What this event means for those of us who live by the sea now is not much, in terms of our day at the beach. Even if it drifts into warm waters and melts completely, even when Chicago melts, you’d need more than an eagle eye to spot the rise in sea level. But there are lots more city size ice cubes breaking away and melting. This is a recent summary report from the NY Times
This beautiful object (wonderful photo by Camille Seaman) may not be much of a threat to modern ships or tomorrow’s day at the beach, but it and its kin are slowly raising the tideline around the world. Choice property will be lost–some quickly in murderous storms, some slowly over generations.
We can’t stop it, but we can do what we do when we are at our best: we can start thinking differently about how we respond to this force of nature. We in coastal cities can start planning–as New York is doing–for dealing with higher water when it comes, taking preventative action, reducing the destruction. Instead of pure admiration or pure fear of the ocean, we need to get more realistic and show more respect for the ocean we love. As sailors always have.
It’s time to move the carousel. Pic from Brooklyn Oct 2012.
This is a pivot irrigation system near a suburb south of Yuma Arizona. Nice composition and colour.
When people build things to do a job, fill a need, make some money, their last thought is ever ending up in an art show. But the truth is, like it or not, the visual effect of human intervention on the landscape is often stunningly beautiful.
These are greenhouses in the Almira Peninsula in Spain 2010. Muy Bonito–tight but dynamic structure, plus subtle colour and texture variation.
Of course the beauty of these interventions comes at a price, and sometimes that price is very high: a lasting stain on the canvas we all inhabit, or worse, a fatal infection of some irreplaceable part of what keeps us alive.
Above is Cerro Prieto Geothermal Power Station, Baja Mexico, 2012. As an image, it has a hyper-electric, saturated intensity. As a piece of evidence, it is deeply disturbing.
Stelco Steel Mill Nanticoke Ontario. When a gifted, technically super photographer takes on the job of showing us who we are and what we are doing, the results can’t help but be both beautiful and alarming. That’s after all what we are.
Residual Bitumen, Suncor South, Alberta, Canada. How do we reconcile that this image of a careless (?) industrial after-effect has some of the same aesthetic qualities as the muscular/spiritual abstract paintings we flock to see in modern art museums?
Above aerial photographs by Mr Louis Helbig, based in Ottawa, but flying all over the country. Look here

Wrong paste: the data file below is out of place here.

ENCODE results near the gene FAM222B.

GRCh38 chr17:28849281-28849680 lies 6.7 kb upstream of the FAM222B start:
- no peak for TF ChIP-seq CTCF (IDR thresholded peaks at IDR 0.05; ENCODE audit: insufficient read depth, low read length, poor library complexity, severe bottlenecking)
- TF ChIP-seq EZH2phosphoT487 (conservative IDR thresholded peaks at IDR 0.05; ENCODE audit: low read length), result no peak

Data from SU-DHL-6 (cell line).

Back to Spain, this time above a Borox field with photographer David Maisel. These fields, like “a grey sea in a desert” says Mr Maisel, are in a mining and agricultural region of La Mancha.
Up next, open pit mines in Nevada on the Carlin Trend, a highly productive gold mining district. The downside is mines from this region are the source of mercury emissions released when ore is heated during refinement. Also shot by David Maisel.
This is one of the edges of Utah’s Great Salt Lake where zones of mineral evaporation ponds lie. Industrial pollution creates haunting other-worldly effects than only the artistic imagination can match. More David Maisel here
This glowing mound is a portion of the Imperial Sand Dunes in the Colorado Desert Region of Southern California, at night, crawling with recreational vehicles, some of the 1.28 million visitors who visit the area annually. We know this is not good, but holy crow it looks like an a electric volcano. Source
Photographers keep flying over the land and recording the remarkable things we do when we think no one is watching–and the findings are so often both stunning and rattling. Alex S. MacLean captured this: Motorcycle Racing on Black Ice, as well as the three images that follow.
Here he records snowmobile tracks on ice near industrial sites in Western Canada.
Looks like calligraphy. But it’s tomato fields North Central OH, 1990
And this beautiful image is a shot of something probably very very wrong.
Above Edward Burtynsky, Nickel mine tailings, Sudbury Ontario 1996, found here
There is a show at the Vancouver Art Gallery just now (May 2014) featuring a fine selection of Edward Burtynsky’s photographs. We may not be doing him full justice, but we believe he sees and n fact seeks the beauty in the interventions that we the people make on the earth one way or another every day. His VAG show is called A Terrible Beauty.
Should we feel guilty about finding something poisonous beautiful? Should we feel guilty in failing to acknowledge the beauty of something clearly dangerous to the earth? To hold contradictory ideas in the mind was once thought a virtue. For now, all we can say is: it’s the truth